France, renowned as one of the world’s most sought-after tourist destinations, is poised to undergo a significant transformation. In light of mounting concerns over overtourism, the well-being of local residents, and the overall visitor experience, the country has announced a comprehensive strategy to curtail the influx of tourists.
This shift is a direct response to the challenges posed by overtourism. Since the pandemic, France has witnessed a surge in this phenomenon, with tourist sites becoming overwhelmed by visitors who contribute little to the local economy. Consequently, communities are grappling with insufficient resources to sustain themselves.
While the specific measures to combat overtourism have yet to be disclosed, France has initiated the establishment of a dedicated task force responsible for monitoring the country’s tourism industry. This group will identify high-risk sites and devise appropriate interventions. Surprisingly, the country intends to enlist the assistance of travel influencers, typically known for promoting travel, to raise awareness about the negative impacts of overtourism.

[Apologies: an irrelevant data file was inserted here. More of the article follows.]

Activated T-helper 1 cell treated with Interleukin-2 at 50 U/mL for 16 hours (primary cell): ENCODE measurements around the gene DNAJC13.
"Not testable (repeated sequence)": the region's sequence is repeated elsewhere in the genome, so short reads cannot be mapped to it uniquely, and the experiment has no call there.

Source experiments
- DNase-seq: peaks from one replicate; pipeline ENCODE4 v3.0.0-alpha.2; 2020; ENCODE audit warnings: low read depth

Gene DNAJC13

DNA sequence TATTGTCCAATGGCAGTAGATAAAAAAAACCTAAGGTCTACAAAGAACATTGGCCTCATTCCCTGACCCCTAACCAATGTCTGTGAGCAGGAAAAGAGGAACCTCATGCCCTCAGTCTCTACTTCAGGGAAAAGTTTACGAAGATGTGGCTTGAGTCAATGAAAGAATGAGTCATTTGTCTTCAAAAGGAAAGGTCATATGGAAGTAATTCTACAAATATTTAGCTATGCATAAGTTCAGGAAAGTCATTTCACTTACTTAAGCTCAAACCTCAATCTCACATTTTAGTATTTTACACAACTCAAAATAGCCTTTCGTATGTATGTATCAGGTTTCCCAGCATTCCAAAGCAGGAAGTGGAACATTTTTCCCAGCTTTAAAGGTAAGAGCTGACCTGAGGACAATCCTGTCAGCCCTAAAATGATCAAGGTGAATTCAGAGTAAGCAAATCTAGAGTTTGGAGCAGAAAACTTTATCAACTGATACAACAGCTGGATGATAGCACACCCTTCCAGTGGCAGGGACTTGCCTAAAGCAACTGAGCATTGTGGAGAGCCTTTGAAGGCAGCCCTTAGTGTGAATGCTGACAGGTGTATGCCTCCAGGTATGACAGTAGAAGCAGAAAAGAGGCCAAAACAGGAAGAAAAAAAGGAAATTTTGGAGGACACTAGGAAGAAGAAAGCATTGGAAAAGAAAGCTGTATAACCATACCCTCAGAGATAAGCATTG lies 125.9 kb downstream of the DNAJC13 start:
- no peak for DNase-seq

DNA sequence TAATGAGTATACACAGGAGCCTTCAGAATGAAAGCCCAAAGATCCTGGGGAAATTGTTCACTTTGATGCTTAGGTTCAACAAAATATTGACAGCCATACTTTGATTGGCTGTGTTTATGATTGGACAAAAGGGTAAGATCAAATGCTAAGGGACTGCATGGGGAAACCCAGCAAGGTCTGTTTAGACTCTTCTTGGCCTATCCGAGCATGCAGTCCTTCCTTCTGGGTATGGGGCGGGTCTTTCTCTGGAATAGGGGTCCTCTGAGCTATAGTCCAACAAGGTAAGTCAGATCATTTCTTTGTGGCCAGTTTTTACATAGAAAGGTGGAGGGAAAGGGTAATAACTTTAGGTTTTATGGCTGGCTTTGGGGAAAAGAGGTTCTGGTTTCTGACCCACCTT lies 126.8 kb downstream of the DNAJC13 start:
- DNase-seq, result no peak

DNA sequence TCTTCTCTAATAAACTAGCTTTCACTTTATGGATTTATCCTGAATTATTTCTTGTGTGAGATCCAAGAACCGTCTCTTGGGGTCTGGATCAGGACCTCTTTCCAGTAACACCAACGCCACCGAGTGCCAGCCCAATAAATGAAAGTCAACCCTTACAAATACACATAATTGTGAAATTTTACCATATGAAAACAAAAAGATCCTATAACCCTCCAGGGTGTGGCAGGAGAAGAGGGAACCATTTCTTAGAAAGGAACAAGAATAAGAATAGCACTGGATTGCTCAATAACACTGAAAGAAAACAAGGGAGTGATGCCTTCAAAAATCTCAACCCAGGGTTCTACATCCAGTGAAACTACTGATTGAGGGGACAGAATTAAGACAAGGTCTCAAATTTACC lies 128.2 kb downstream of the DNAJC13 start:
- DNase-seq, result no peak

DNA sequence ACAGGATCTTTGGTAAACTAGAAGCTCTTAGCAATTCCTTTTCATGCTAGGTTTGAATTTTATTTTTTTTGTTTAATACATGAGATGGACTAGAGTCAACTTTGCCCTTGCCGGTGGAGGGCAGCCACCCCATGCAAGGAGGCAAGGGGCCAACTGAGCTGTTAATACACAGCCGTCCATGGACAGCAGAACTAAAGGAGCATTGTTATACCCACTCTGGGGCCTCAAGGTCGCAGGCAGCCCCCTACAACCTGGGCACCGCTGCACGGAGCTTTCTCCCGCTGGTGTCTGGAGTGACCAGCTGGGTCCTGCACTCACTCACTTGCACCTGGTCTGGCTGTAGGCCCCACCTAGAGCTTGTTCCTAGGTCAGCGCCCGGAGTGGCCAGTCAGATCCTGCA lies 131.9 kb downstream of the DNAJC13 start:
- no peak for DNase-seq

Certain popular destinations in France have already taken proactive steps to reduce visitor numbers. For instance, Marseille’s Calanques National Park implemented a reservation system that limits daily access to its renowned Sugiton coves to a mere 400 visitors. Originally introduced during the pandemic, these visitor restrictions will remain in effect for a minimum of five years.
Similarly, the island of Brehat in Brittany has instituted a daily cap of 4,700 visitors. Rather than aiming to diminish overall visitor numbers, these attractions seek to distribute them more evenly throughout the year.
And France certainly isn’t on its own in combatting overtourism. All over the world, from Amsterdam and Florence to Bali, there are destinations that want tourists to stay away.
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